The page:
I had Pandora playing on my iPad while showering and getting dressed this morning, and I marveled at this sequence:
On Pandora, my Radiohead station just played “Paint It Black,” “All You Need Is Love,” and “The Wind Cries Mary.” Interesting…
— Brad Warthen (@BradWarthen) November 15, 2014
What did those tracks have to do with Radiohead? When I listen to Pandora on my laptop, there’s a place where I can click to answer the question, “Why was this track selected?” I don’t see how to do that on the iPad app, though.
After that Tweet, I continued to be mystified by Dylan’s “Temporarily Like Achilles.” What really blew my mind, though, was that it was followed by Leon Russell’s “Shootout On the Plantation.
Dylan, maybe. Beatles, OK. Even the Stones. But Leon Russell?
Even when I can check, the answer to the question doesn’t help me much. Here are songs I heard later on the same station on my laptop, together with the “explanations:”
A Salty Dog by Procol Harum
Based on what you’ve told us so far, we’re playing this track because it features acoustic rock instrumentation, folk influences, mild rhythmic syncopation, thru composed melodic style and acoustic rhythm piano.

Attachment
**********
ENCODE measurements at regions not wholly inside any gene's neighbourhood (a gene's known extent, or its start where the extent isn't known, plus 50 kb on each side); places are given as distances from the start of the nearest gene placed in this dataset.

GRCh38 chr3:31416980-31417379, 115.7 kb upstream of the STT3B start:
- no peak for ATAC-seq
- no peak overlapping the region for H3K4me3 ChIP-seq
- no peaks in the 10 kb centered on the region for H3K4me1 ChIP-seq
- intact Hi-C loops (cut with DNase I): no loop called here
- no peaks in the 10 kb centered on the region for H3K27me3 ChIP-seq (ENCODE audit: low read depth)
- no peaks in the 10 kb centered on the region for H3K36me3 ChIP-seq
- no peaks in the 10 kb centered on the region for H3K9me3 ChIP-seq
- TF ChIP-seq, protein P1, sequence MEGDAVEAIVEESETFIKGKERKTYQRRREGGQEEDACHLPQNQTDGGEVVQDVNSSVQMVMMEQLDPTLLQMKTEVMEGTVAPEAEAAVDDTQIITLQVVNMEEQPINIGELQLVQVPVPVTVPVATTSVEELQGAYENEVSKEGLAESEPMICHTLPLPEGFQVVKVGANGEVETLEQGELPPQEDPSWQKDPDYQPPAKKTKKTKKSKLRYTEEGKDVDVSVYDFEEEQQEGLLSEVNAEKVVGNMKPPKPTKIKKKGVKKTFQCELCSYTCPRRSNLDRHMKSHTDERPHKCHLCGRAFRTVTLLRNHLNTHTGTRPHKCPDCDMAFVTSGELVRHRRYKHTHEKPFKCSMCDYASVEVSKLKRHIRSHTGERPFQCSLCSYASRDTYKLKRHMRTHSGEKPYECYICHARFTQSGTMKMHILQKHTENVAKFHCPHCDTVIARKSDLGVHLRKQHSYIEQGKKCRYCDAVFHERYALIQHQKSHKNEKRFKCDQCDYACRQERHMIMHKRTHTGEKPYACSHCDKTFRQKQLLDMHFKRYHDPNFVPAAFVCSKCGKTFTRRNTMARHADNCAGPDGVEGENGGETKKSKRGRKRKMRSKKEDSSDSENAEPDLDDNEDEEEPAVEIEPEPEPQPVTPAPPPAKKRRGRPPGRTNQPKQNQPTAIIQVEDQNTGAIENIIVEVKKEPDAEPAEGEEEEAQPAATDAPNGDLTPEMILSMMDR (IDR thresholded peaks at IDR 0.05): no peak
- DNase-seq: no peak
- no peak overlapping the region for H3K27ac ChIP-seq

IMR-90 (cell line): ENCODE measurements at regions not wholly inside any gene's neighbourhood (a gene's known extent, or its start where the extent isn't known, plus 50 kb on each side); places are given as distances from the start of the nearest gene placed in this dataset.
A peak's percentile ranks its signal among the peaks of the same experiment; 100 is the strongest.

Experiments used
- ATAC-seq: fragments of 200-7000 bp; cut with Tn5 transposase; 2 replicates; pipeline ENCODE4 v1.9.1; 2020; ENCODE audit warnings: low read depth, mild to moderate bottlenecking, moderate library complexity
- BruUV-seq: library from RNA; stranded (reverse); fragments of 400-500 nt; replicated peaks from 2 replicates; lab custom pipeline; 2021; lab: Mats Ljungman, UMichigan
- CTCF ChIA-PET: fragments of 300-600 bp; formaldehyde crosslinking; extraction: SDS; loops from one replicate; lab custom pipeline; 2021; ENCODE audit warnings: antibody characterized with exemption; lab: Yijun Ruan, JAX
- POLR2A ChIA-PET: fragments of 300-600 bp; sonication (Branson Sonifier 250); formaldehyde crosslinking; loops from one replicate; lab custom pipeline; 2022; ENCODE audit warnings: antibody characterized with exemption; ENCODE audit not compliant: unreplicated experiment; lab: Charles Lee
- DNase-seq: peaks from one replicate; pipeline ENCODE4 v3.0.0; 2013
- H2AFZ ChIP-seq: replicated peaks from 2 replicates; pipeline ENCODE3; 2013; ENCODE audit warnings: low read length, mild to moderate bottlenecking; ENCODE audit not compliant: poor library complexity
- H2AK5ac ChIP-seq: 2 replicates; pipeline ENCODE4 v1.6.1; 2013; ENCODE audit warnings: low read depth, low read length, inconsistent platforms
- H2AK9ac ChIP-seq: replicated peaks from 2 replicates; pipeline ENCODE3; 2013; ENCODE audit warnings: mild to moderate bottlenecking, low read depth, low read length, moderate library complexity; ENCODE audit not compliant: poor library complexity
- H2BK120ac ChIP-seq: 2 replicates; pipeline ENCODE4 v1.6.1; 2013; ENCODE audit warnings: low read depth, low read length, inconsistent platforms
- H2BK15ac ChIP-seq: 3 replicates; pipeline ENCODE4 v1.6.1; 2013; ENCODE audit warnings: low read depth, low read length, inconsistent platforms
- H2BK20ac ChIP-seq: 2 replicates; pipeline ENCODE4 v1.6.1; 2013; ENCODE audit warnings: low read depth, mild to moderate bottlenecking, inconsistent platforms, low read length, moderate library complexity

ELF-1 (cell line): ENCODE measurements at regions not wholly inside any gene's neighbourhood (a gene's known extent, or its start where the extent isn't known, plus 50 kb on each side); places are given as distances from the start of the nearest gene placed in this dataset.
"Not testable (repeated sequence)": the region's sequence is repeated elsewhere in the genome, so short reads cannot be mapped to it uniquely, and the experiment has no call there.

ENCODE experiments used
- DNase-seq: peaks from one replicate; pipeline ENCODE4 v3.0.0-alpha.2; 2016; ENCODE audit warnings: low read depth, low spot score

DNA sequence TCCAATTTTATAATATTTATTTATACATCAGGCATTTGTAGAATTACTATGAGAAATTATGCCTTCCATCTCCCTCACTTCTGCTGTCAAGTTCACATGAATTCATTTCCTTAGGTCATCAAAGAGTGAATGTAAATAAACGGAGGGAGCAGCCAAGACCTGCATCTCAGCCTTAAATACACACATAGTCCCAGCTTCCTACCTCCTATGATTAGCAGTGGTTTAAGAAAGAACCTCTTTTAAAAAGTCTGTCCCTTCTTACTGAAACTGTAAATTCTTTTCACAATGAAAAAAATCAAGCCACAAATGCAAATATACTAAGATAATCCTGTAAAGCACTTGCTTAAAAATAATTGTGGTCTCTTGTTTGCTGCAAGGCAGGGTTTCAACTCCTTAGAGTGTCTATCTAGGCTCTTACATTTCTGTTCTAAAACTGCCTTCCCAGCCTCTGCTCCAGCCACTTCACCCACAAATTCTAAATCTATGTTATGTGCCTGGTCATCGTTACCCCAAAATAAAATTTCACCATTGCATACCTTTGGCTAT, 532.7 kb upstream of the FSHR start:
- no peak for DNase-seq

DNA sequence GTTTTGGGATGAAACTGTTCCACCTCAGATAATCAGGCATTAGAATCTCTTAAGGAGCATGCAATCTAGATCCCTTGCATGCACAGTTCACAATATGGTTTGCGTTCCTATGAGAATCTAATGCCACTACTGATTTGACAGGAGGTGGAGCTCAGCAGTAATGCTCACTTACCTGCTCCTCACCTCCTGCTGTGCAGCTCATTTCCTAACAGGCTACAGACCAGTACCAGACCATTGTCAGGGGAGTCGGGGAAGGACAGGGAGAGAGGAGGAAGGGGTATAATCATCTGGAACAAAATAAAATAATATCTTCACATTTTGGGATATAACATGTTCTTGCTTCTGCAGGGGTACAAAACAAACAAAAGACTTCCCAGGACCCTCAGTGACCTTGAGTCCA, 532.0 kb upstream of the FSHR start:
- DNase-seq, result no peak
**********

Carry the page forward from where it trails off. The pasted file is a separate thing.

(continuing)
While My Guitar Gently Weeps (Live) by George Harrison
Based on what you’ve told us so far, we’re playing this track because it features electric rock instrumentation, blues influences, gospel influences, intricate melodic phrasing and thru composed melodic style.
A Hard Rain’s A-Gonna Fall by Leon Russell
Based on what you’ve told us so far, we’re playing this track because it features basic rock song structures, blues influences, gospel influences, mixed acoustic and electric instrumentation and acoustic rhythm piano.
Under The Bridge by Red Hot Chili Peppers
Based on what you’ve told us so far, we’re playing this track because it features a subtle use of vocal harmony, repetitive melodic phrasing, major key tonality, electric rhythm guitars and a dynamic male vocalist.
For What It’s Worth by Buffalo Springfield
Based on what you’ve told us so far, we’re playing this track because it features acoustic rock instrumentation, folk influences, call and answer vocal harmony (antiphony), demanding instrumental part writing and repetitive melodic phrasing.
To me, these explanations are non-explanations. The commonalities are just so generic, in pop music. What matters to me, though, is that I like all the songs. Pandora is able to go, “You, Brad Warthen, like this, so we think you’ll like this other, too.” And they’re so often right.
But Netflix, which has thousands of ratings from me to go by, is still befuddled as to what I’ll really like. Almost never does it suggest something I haven’t seen before, and then when I watch it, I think, “Wow, that was awesome; I can’t believe I hadn’t seen it before. Thanks, Netflix!”
Almost never. And yet, it happens all the time with Pandora.
What is it — is musical taste easier to predict, because of fewer variables? I don’t know…